WOOD­LAND CARIBOU

Rangifer taran­dus caribou

Popular Science - - FEATURES -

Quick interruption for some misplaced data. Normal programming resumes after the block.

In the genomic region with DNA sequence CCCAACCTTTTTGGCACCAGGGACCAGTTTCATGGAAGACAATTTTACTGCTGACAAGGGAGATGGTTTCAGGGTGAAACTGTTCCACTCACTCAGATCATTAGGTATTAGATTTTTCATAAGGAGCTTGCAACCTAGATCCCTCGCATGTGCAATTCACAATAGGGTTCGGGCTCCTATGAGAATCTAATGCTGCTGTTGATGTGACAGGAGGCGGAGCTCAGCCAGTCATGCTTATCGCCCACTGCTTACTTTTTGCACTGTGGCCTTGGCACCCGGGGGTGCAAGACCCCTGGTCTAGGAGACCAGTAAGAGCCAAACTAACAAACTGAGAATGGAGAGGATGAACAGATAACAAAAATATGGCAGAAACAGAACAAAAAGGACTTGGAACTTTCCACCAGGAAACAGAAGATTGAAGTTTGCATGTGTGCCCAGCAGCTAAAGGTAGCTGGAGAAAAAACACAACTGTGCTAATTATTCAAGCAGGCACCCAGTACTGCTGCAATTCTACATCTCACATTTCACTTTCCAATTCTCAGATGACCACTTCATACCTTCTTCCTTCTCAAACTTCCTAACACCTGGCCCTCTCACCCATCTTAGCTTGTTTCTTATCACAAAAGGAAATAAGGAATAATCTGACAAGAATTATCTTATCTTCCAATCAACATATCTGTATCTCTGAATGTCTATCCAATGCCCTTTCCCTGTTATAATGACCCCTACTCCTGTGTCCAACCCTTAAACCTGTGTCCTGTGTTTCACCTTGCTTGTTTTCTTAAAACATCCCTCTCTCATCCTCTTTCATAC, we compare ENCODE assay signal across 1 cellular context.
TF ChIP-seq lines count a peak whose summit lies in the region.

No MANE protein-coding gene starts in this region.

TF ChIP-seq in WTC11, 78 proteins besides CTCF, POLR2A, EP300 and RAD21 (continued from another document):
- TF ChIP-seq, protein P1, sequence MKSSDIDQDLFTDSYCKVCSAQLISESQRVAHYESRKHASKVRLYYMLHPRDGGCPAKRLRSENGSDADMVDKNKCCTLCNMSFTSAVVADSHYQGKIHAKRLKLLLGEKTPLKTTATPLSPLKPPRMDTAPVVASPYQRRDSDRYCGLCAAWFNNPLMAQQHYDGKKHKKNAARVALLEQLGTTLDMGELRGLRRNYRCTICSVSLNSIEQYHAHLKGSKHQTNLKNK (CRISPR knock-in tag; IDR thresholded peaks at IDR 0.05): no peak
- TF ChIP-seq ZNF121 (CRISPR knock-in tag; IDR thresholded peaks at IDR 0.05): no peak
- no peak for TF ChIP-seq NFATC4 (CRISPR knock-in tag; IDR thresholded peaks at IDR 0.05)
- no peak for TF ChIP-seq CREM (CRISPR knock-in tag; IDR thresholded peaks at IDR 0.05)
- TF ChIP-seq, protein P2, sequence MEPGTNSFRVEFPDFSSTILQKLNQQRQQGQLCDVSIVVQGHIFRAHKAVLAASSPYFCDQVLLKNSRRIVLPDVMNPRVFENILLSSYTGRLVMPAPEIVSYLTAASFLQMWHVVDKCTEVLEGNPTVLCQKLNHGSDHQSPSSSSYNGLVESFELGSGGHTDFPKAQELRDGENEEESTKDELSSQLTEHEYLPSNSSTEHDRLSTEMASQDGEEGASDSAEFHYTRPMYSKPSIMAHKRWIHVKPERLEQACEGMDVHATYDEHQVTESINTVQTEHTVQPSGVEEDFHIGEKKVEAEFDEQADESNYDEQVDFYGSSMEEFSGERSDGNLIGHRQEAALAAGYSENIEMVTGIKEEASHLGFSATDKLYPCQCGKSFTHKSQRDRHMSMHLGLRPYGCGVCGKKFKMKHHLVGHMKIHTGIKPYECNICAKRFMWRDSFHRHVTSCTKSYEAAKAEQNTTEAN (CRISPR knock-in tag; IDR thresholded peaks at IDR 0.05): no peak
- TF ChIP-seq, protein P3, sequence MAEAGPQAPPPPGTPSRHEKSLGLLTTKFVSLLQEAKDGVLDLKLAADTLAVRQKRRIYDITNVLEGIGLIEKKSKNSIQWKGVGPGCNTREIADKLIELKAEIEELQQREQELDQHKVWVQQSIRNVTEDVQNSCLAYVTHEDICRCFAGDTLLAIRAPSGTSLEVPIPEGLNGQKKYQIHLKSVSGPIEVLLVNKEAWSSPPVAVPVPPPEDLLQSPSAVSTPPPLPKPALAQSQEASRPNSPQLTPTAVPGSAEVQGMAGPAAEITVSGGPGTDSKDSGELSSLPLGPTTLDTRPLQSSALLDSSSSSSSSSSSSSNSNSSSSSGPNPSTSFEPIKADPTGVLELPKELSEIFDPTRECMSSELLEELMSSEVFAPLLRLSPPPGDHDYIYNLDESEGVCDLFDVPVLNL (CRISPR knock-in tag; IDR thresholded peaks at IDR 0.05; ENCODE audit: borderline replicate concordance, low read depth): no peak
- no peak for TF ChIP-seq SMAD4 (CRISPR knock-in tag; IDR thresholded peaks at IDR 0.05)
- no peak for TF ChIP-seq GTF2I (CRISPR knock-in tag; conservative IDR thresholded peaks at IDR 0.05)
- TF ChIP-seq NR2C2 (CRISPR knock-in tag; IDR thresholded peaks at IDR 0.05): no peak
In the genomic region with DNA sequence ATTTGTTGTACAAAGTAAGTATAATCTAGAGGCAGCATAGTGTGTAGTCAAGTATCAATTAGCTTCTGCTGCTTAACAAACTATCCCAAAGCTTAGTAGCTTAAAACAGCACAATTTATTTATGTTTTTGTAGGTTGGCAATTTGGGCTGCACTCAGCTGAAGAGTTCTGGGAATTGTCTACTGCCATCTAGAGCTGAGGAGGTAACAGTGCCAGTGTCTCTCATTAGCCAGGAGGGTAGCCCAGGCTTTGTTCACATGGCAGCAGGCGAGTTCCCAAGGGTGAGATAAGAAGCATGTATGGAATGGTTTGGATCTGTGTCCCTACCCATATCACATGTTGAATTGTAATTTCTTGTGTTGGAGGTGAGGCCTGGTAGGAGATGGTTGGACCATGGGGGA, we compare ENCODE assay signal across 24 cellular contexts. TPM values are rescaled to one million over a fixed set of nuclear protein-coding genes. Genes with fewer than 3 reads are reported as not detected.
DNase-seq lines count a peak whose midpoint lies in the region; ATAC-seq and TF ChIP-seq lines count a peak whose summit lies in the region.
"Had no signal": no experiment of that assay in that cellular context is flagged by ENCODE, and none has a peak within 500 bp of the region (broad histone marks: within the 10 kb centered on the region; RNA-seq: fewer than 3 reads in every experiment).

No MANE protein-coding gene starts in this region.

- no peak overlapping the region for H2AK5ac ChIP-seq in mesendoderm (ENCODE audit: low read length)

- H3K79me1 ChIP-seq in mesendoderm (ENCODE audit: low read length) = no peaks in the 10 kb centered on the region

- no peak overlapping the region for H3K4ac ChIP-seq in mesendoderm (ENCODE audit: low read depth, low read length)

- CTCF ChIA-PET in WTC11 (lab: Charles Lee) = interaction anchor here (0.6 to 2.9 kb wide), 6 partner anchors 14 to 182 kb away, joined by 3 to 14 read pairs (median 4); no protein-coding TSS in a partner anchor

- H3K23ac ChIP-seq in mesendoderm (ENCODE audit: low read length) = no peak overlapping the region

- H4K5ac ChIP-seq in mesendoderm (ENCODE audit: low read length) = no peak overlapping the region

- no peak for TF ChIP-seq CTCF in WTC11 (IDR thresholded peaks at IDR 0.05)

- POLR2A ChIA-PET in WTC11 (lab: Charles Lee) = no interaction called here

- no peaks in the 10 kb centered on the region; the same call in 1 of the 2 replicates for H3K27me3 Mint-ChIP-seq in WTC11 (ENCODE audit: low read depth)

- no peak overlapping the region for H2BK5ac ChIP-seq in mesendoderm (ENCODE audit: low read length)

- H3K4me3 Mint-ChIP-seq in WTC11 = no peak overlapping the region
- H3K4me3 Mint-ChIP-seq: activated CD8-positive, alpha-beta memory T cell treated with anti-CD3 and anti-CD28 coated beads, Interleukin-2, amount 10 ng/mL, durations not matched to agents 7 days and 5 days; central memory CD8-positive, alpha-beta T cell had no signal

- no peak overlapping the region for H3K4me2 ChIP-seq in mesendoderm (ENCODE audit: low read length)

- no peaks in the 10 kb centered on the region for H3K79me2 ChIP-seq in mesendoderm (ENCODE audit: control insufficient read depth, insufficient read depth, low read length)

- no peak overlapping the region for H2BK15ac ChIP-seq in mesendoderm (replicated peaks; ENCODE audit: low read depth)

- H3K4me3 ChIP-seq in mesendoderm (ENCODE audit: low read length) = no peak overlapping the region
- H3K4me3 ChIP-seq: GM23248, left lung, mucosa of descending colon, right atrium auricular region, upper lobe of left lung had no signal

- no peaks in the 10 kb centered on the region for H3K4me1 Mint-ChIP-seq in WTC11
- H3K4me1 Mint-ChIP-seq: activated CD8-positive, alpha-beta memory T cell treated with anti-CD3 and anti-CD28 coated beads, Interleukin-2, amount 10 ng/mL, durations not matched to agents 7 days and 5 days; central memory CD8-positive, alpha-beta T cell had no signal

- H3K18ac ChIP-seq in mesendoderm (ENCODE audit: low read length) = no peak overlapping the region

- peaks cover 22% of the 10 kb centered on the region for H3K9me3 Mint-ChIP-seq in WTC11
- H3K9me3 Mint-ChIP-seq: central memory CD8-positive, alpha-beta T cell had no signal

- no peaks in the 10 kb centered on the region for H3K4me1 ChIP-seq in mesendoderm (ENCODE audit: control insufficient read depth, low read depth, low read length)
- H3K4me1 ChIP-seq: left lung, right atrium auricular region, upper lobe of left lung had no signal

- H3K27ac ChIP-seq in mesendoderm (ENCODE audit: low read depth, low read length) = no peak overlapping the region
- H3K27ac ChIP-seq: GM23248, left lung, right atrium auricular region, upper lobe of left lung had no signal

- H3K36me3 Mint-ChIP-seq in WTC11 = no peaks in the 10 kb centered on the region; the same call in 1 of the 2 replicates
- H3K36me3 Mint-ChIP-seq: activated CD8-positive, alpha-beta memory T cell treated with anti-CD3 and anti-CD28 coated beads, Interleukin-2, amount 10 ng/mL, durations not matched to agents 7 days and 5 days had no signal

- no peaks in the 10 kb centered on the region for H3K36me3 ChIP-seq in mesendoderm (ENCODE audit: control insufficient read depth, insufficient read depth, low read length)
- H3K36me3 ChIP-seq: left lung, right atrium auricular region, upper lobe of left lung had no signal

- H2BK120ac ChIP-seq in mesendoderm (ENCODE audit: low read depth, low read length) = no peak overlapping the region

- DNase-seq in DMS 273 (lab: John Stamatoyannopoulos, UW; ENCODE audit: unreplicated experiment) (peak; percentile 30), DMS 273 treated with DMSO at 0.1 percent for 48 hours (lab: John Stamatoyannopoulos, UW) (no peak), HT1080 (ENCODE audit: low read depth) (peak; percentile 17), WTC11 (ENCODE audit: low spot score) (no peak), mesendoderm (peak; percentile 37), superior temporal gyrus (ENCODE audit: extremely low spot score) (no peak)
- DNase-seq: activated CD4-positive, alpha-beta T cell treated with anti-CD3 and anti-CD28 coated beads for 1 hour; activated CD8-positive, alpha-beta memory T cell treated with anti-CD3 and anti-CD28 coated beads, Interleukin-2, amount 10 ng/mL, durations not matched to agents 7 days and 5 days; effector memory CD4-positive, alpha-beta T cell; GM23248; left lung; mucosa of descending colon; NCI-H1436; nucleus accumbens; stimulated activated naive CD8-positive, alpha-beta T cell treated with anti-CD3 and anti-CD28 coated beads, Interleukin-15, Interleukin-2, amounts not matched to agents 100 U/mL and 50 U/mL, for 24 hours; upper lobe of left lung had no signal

THE DEEP SNOW OF NORTH AMER­ICA’S SODDEN, PEAT-COV­ERED FORESTS has long kept com­peti­tors of the wood­land caribou at bay. But warm­ing tem­per­a­tures draw in other deer—and wolves fol­low, ea­gerly dec­i­mat­ing the caribou pop­u­la­tion. Their tun­drad­welling cousins—rein­deer and caribou—are also threat­ened by chang­ing weather. As sea ice re­treats along their habi­tat, it evap­o­rates, en­ters the up­per at­mos­phere as mois­ture, and turns into in­tense rain that freezes atop the snow, trap­ping the plants they eat un­der­neath a layer of ice. This vi­cious wa­ter cy­cle can starve to death tens of thou­sands of crea­tures at a time.

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